This past weekend marked the 29th Kansas City Wide Open, a fantastic high-profile event in the national tour. Pros from all around the country came to compete, as well as quite a few Amateur players. Although much press followed the top cards in the Men’s Professional division, I found the true spirit of disc golf on the last card of the Men’s Amateur Intermediate division.
I am referring to 12 year old Jake Hebenheimer. This was Jake’s first trip to the Kansas City Wide Open. There wasn’t a Junior division or (ultimately) a Recreational division. Jake instead played Intermediate.
Jake didn’t make any headlines, any mind-boggling scores, or record setting drives (although he did hit the coin on #16’s basket for a near-ace). He didn’t make a scene with loud displays of emotion or call attention to himself at all. However, he played with a sense of enjoyment that we should all be lucky enough to embrace. Jake had fun.
I hope that everyone has an opportunity to play with a player as remarkable as Jake. You could argue that he had less to lose, but that seems like a very convenient excuse. Good shots or bad shots, Jake kept his head up, smiled, and enjoyed the day. He was always gracious with compliments and kind during mishaps. His attitude, professionalism, maturity and spirit were exemplary. I wish I could say the same of my own competition persona.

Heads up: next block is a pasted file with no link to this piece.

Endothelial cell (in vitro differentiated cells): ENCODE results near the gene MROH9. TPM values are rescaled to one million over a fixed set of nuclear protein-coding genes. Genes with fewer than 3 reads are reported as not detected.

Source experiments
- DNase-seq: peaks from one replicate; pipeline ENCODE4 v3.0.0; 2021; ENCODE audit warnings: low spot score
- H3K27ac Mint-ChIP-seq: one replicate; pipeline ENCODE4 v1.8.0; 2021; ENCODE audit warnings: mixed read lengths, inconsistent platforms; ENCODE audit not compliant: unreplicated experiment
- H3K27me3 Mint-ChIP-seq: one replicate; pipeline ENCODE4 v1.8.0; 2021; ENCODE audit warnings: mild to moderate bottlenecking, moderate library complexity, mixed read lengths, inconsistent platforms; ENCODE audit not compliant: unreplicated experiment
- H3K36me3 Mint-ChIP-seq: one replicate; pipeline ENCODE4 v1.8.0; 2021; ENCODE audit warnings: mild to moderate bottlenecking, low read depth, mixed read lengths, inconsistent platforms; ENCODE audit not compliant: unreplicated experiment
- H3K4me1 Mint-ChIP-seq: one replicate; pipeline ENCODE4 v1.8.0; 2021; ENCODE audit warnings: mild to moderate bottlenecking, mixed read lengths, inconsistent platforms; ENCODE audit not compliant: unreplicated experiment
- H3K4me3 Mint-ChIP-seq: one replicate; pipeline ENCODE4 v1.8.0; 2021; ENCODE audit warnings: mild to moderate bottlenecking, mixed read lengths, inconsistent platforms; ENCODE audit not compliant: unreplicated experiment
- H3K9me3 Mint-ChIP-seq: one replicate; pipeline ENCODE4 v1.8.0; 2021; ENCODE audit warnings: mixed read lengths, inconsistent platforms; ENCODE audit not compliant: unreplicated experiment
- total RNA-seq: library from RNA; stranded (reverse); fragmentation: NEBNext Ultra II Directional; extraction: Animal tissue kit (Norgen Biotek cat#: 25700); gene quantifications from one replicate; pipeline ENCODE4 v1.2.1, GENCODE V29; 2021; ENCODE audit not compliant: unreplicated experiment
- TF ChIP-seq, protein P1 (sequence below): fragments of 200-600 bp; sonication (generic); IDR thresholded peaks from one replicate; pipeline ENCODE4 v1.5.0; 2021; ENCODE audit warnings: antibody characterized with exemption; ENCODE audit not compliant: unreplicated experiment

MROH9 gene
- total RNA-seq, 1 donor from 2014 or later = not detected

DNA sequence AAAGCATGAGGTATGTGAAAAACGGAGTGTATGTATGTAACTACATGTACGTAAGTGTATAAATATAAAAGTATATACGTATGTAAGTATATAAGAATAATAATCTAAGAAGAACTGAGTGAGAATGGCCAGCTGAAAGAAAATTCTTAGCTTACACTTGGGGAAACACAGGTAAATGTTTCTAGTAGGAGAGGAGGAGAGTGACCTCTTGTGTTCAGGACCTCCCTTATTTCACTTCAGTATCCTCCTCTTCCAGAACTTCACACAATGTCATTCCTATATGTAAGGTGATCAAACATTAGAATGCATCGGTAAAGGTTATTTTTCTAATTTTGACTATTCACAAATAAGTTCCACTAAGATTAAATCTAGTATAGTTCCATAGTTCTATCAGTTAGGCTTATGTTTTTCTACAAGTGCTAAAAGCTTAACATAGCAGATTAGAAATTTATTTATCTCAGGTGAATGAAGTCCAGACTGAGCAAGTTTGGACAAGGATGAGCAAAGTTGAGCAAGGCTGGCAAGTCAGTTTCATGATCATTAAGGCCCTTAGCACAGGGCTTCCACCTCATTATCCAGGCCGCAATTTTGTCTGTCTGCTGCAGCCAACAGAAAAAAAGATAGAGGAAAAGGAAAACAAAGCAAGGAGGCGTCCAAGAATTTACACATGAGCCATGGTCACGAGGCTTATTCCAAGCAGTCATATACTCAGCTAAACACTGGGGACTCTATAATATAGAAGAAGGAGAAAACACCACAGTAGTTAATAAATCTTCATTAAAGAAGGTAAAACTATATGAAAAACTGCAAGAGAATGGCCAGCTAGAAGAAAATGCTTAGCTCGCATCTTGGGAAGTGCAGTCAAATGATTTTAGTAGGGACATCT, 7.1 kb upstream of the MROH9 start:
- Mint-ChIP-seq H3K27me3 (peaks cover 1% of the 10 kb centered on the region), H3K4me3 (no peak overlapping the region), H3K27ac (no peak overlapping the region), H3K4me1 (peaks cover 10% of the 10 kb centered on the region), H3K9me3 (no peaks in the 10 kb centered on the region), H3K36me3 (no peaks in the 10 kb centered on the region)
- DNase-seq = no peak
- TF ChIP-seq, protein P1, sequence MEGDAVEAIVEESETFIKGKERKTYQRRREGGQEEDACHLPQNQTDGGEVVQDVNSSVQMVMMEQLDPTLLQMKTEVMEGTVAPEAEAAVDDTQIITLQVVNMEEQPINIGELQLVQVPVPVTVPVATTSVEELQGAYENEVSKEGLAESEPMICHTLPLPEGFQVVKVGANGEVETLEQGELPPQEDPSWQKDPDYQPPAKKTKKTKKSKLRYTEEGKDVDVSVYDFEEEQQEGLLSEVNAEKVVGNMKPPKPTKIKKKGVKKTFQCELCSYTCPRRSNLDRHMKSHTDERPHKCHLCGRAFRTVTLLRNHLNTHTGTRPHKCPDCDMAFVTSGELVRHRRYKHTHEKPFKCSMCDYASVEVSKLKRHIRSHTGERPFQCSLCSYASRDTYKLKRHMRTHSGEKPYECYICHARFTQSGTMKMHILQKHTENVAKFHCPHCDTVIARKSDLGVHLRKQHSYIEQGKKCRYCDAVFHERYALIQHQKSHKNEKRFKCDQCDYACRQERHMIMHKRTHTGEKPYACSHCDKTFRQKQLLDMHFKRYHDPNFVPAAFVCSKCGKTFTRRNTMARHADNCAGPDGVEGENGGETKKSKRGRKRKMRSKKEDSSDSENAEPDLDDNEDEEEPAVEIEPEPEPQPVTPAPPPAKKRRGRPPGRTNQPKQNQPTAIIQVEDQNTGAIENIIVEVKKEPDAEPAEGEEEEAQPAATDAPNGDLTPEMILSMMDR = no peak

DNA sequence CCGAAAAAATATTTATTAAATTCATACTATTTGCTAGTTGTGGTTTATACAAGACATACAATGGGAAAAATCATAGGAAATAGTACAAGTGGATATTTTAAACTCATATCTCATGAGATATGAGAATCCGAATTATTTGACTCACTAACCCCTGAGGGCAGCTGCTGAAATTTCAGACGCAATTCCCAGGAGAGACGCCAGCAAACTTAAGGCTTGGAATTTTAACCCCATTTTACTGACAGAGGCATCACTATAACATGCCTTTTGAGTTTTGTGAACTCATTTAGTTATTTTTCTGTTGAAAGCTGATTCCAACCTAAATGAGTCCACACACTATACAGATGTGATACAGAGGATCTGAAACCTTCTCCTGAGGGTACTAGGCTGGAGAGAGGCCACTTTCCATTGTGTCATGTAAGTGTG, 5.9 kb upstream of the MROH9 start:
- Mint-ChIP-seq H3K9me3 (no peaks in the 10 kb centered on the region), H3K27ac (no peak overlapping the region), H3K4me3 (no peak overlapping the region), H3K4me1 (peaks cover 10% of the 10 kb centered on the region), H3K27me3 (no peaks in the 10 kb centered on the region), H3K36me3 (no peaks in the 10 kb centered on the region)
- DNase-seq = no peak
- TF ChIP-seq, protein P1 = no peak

Too often, I see the sport of disc golf get ugly. Like all things in life, this is what happens when we take ourselves too seriously. I have heard a number of people comment on the “professionalism” of disc golf’s heroes and superstars. We need to ask ourselves what is really important. Competition is important, but it is not what drives the popularity of this game. Jake helped me to remember that. First and foremost, we are there to enjoy ourselves! It is, after all, a game.
Disc golf is fun! And we need young people to have fun playing it. They are the future of the sport that we love so much. I hope our club can start introducing more young people to this game. Some of our club members are already working hard to do so. More so, I hope that this game continues to be a positive environment for young people.